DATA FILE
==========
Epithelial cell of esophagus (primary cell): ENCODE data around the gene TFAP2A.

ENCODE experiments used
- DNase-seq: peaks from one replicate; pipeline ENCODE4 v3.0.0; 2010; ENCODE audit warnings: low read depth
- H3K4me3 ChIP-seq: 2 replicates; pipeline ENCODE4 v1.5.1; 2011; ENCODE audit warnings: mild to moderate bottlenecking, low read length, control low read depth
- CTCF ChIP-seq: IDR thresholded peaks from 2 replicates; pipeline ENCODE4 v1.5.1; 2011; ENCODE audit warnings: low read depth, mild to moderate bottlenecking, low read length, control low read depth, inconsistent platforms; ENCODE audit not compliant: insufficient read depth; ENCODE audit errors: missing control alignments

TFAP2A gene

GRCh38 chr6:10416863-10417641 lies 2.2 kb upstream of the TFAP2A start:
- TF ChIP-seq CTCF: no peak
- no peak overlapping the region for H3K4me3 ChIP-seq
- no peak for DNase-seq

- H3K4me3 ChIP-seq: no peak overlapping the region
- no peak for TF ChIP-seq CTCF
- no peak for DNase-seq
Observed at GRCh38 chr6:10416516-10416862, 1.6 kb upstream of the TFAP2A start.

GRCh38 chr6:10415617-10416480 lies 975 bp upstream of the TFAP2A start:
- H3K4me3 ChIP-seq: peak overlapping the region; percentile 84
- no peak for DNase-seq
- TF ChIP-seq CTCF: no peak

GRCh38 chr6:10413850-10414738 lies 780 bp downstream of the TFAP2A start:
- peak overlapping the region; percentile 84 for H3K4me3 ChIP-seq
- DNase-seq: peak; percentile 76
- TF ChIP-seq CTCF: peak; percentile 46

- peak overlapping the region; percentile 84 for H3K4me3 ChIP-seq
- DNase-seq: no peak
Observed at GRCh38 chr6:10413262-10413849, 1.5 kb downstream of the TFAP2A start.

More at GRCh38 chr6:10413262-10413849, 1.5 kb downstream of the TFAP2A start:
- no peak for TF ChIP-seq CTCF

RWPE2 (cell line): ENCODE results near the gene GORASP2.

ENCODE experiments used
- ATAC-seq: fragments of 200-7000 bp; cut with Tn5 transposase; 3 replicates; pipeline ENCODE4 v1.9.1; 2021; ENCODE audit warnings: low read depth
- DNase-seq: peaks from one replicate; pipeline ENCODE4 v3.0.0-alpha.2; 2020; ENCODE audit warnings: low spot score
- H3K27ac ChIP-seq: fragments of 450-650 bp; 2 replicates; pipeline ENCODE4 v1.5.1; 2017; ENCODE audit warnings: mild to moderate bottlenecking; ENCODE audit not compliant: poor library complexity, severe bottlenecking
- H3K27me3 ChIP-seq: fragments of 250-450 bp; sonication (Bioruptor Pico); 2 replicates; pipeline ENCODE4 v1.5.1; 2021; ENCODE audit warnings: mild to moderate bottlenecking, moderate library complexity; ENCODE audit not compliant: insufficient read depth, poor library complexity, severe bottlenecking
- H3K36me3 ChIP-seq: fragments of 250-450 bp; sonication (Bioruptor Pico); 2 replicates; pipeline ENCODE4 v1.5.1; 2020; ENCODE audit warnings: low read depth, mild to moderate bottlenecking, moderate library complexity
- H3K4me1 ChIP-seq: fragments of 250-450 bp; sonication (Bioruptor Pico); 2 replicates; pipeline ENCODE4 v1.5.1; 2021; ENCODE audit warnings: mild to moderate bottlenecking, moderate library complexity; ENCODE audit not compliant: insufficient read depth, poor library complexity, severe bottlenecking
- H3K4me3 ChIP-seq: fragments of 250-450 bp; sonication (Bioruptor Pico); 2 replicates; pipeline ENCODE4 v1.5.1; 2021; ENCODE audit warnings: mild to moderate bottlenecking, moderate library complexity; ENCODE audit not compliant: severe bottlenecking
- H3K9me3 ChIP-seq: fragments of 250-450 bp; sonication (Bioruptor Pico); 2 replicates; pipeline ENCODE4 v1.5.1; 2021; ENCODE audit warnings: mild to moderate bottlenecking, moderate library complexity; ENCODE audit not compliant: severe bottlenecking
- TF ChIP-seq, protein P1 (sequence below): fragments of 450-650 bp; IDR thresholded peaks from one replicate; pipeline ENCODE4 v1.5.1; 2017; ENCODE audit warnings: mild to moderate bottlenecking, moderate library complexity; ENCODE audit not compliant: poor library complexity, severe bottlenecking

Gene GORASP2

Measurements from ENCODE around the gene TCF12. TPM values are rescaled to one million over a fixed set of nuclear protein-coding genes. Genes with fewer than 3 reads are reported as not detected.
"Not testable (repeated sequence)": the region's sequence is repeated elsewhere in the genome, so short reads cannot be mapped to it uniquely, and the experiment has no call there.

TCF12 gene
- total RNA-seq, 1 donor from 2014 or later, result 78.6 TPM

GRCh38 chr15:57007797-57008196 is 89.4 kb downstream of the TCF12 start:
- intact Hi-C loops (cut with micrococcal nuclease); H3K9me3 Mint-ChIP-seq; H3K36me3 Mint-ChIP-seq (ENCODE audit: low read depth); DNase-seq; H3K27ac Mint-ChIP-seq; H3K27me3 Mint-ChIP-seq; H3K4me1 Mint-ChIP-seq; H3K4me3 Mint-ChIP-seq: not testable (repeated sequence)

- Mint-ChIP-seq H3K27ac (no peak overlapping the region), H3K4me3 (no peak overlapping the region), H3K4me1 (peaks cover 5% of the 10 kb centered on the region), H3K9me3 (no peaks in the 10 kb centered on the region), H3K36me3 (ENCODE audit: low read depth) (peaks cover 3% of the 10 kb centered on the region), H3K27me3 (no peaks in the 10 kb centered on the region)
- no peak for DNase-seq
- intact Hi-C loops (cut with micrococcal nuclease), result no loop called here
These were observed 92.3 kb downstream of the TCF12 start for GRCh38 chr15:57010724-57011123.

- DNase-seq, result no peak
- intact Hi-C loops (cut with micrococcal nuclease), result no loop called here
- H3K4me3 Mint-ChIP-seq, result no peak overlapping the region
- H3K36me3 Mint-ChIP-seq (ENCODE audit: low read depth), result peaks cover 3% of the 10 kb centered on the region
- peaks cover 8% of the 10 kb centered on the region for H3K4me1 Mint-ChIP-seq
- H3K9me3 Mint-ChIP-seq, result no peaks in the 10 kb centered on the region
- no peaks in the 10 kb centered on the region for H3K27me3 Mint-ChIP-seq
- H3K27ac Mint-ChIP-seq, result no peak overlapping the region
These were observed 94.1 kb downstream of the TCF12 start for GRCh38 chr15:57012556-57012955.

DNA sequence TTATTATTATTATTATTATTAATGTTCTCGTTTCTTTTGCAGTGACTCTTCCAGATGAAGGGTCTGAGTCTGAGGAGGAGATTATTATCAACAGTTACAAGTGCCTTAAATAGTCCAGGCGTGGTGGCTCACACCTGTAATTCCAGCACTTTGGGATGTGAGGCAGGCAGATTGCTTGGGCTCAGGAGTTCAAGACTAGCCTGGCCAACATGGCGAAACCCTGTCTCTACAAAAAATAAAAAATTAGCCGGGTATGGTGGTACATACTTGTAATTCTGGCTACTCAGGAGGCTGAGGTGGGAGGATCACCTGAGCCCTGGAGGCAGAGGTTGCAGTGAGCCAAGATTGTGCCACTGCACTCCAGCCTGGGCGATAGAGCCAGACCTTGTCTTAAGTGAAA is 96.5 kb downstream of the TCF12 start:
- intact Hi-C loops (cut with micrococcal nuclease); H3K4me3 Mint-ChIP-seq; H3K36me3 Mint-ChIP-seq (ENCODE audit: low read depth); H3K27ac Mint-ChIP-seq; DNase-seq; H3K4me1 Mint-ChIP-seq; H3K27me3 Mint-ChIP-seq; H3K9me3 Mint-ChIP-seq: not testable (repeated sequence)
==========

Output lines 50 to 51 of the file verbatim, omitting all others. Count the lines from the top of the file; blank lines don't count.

- DNase-seq, result no peak
- intact Hi-C loops (cut with micrococcal nuclease), result no loop called here